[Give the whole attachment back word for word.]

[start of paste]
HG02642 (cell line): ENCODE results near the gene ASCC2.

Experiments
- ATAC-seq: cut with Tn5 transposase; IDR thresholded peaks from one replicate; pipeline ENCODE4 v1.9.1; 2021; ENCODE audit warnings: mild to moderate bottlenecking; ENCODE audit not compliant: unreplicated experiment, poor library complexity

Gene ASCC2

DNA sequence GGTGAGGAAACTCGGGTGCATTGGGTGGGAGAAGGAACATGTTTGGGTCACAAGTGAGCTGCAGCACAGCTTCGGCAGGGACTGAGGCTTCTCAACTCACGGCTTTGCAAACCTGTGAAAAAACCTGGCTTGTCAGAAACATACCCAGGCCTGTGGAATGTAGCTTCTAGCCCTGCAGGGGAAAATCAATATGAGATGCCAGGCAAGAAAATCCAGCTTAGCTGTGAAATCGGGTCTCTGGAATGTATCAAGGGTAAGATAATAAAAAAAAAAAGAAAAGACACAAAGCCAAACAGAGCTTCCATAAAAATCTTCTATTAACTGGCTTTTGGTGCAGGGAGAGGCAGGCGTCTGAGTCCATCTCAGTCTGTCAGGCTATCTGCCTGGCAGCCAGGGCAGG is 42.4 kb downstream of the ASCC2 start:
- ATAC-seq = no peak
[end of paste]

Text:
HG02642 (cell line): ENCODE results near the gene ASCC2.

Experiments
- ATAC-seq: cut with Tn5 transposase; IDR thresholded peaks from one replicate; pipeline ENCODE4 v1.9.1; 2021; ENCODE audit warnings: mild to moderate bottlenecking; ENCODE audit not compliant: unreplicated experiment, poor library complexity

Gene ASCC2

DNA sequence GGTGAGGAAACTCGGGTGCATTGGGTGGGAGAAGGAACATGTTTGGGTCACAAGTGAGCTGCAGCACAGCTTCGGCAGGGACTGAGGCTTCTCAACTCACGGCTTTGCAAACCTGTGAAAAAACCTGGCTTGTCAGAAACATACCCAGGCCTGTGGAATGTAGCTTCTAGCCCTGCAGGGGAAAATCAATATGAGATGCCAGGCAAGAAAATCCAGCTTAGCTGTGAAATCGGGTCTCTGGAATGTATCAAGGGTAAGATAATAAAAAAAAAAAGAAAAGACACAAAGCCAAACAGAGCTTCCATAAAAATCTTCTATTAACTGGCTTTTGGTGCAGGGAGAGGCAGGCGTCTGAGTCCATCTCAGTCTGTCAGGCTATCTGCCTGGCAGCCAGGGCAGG is 42.4 kb downstream of the ASCC2 start:
- ATAC-seq = no peak